The Structure and Meaning of Negative Interest Rate Sovereign Debt
By Deborah Lagutaris, March 9, 2016
A familiar item, the humble US Savings Bond, will serve as my concept model.
A US Savings Bond can be purchased at any bank in the United States, on the spot. The investor pays, say, $17.50 for a bond with $25 face value. When the bond matures, n years later, it can be cashed in for the full face value. This is known as the discount for buying the bond and holding it, and it is the sum total of your return at maturity. (1)
Because the US Savings Bond is backed by the full faith and credit of the US Treasury, it is considered a top-flight storehouse for cash assets. (2) Government-backed securities like the US Savings Bond are also known as sovereign debt(3); debt issued by a national government. Other US government-backed securities aka sovereign debt are Treasury Bonds.
…there’s really big money looking for very safe places to store fungible liquid assets like cash.
The global economy is running on empty. Interest rates cannot be raised. If governments raise prime interest rates, it will trigger an upward adjustment in all credit markets. The upward adjustment will tighten credit markets and further stifle already weak consumer demand. Therefore, a severe global depression looms within the next year.
It’s easy to see why. Countries like Japan are now charging people more than the face value of the sovereign debt instrument. So you pay $17.50, + a 1.75 interest fee on top of that. The nation is not paying you a premium to buy and hold their bonds, you are paying the nation a premium. Thus, to you, it is negative cash flow, therefore a negative interest rate.(4) Those bonds, held to maturity, will not yield the face value.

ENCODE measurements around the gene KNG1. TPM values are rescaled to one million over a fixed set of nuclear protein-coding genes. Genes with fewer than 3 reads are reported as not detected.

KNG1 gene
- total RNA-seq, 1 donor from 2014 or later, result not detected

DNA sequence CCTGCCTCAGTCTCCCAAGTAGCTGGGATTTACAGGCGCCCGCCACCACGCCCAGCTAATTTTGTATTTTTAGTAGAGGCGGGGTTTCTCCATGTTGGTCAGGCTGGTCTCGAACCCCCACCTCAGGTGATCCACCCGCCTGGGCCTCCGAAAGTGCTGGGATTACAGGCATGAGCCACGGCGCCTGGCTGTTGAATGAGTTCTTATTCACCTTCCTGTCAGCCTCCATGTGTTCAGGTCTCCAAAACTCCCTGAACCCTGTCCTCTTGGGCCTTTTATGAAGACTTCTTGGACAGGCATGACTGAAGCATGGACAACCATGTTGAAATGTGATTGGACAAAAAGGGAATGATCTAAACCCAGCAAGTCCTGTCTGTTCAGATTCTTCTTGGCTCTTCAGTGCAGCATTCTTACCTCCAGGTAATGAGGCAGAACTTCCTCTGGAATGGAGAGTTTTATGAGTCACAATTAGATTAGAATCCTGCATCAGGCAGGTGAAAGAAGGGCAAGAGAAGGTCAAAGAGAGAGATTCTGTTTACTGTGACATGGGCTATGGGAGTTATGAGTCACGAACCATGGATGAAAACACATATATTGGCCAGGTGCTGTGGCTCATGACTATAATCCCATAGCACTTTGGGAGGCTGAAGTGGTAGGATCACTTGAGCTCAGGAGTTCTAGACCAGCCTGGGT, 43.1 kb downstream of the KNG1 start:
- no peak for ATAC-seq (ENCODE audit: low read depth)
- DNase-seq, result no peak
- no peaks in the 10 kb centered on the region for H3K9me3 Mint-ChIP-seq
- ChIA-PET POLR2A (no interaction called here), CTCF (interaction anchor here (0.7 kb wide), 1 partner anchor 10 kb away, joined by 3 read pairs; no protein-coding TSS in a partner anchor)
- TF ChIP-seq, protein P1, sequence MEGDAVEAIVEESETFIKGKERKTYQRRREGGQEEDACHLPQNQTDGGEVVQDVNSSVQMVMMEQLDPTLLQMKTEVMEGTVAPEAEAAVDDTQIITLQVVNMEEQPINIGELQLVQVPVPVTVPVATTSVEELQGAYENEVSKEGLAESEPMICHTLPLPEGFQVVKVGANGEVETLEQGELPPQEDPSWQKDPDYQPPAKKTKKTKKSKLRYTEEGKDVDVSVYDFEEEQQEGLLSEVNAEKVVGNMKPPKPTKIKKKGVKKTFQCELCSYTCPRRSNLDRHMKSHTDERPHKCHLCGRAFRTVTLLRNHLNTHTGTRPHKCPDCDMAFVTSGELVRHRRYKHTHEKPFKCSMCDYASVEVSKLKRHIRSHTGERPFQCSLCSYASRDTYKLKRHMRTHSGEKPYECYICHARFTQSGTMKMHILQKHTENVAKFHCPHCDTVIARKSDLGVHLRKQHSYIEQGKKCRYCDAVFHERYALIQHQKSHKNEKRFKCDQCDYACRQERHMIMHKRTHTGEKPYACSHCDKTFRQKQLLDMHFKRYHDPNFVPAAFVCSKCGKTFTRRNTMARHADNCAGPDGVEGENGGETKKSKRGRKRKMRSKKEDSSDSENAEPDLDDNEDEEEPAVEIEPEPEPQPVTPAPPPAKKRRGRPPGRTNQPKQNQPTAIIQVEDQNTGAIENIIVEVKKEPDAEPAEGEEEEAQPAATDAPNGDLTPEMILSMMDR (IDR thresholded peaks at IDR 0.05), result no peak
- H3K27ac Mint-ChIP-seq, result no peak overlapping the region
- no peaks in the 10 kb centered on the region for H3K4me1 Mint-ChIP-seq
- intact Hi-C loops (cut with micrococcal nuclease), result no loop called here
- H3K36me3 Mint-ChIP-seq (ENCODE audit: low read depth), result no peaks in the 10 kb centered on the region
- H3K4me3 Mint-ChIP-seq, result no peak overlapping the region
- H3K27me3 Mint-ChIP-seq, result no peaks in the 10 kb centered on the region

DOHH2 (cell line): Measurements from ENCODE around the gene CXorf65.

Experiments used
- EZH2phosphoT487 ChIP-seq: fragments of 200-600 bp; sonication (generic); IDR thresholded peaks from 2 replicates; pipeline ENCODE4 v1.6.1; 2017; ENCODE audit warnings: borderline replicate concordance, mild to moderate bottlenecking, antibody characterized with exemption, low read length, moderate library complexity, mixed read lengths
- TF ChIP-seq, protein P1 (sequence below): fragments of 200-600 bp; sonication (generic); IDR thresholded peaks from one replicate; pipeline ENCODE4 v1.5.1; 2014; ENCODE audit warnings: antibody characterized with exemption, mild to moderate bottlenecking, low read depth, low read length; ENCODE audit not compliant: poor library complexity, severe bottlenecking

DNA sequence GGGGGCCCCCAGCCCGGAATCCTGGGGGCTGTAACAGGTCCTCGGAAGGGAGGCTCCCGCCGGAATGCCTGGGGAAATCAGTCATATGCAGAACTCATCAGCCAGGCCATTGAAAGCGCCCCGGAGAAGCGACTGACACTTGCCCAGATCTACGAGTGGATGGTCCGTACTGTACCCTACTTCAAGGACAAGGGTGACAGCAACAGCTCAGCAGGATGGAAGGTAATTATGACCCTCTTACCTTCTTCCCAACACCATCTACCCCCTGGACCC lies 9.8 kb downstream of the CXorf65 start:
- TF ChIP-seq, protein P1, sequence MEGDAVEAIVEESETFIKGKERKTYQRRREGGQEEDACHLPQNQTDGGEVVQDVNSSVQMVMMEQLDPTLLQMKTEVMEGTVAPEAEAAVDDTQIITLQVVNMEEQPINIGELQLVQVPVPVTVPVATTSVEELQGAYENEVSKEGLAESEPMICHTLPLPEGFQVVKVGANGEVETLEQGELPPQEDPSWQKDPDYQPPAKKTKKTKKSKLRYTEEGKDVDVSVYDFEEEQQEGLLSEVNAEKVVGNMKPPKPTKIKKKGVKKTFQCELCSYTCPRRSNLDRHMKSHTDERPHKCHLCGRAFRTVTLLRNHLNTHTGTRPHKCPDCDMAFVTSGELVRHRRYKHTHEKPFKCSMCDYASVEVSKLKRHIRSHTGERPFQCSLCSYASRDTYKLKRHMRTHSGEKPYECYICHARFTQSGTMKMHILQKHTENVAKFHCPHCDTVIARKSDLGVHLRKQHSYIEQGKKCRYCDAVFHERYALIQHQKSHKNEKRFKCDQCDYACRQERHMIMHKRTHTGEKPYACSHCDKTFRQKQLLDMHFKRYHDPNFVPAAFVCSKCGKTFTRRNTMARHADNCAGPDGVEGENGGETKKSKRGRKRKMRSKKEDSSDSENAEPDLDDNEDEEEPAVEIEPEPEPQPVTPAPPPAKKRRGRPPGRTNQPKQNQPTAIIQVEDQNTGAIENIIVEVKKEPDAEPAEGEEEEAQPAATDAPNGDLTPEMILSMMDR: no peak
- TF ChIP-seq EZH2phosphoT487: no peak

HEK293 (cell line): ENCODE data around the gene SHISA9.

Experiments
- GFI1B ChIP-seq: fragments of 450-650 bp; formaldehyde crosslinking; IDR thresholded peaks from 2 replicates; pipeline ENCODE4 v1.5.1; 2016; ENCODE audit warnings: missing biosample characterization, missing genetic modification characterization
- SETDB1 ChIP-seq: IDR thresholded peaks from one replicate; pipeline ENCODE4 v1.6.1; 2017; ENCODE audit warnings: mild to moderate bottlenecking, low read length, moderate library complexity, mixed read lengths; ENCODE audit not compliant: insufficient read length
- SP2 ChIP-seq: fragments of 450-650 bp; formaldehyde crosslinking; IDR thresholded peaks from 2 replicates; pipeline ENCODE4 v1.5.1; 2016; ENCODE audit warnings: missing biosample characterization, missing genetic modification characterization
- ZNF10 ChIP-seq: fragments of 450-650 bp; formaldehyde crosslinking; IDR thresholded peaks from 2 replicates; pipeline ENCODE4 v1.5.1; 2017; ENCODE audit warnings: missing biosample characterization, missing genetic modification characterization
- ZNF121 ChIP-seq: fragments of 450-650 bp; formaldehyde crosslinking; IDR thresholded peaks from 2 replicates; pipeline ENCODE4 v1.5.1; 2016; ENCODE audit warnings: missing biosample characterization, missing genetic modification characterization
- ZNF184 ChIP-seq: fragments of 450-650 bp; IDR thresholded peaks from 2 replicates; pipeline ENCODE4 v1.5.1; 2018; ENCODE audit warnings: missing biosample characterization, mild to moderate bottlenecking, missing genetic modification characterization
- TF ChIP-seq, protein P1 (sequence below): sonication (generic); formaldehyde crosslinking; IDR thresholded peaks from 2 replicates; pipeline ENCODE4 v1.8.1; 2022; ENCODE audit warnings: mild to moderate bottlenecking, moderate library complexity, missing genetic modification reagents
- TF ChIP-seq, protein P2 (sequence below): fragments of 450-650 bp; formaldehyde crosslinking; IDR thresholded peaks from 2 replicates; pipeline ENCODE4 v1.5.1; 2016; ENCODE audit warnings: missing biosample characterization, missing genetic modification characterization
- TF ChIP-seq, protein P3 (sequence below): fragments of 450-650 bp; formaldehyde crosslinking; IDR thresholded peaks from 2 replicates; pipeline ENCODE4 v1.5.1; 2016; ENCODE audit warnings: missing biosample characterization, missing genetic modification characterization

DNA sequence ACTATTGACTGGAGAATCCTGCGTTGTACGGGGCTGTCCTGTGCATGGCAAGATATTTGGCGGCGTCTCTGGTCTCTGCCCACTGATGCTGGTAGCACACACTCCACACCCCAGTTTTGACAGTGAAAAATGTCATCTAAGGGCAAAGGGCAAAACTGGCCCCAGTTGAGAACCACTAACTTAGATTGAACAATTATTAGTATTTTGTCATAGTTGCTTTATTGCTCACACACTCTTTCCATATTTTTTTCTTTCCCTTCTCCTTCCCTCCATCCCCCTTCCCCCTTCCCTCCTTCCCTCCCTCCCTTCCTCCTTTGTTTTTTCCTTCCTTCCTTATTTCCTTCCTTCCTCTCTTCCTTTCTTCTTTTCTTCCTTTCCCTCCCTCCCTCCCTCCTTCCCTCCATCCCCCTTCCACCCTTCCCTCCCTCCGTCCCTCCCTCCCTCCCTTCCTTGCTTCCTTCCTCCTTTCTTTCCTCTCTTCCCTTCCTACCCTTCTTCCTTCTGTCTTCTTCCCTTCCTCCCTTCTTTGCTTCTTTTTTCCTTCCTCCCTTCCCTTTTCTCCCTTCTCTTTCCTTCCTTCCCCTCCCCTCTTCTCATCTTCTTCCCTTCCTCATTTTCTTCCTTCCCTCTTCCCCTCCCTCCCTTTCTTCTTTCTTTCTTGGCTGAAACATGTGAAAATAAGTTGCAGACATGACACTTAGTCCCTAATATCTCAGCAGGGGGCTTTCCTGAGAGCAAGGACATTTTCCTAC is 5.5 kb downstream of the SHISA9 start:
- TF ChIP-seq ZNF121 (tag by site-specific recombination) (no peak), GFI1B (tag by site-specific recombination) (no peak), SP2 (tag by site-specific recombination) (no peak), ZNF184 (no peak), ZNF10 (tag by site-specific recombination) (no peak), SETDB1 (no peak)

Other large national economies have offered negative interest rate bonds within the last year.
“With other options to stimulate the economy limited, more policy makers are willing to test sub-zero rates, while accepting that they can lead banks to take additional risks in search of profit.
“The ECB has charged banks 0.3 percent to hold their cash overnight since December. Sweden also has negative rates, Denmark is using them to protect its currency’s peg to the euro and last year Switzerland moved its deposit rate below zero for the first time since the 1970s.
“Janet Yellen, the U.S. Federal Reserve chair, said in November that a change in economic circumstances could put negative rates “on the table” in the U.S. Since central banks provide a benchmark for all borrowing costs, negative rates spread to a range of fixed-income securities. By the end of 2015, about a third of the debt issued by euro zone governments had negative yields, and by February more than $7 trillion of government bonds worldwide offered yields below zero.” (5)
Conclusion: there’s really big money looking for very safe places for storage of fungible liquid assets like cash. Big rich countries are the storehouses for wealth in bad times and they intend to profit from that status.
(2) Lecture Portfolio Management March 9, 2016 Prof. George Mentz TJSL.edu
CC BY 4.0 2016 Deborah Lagutaris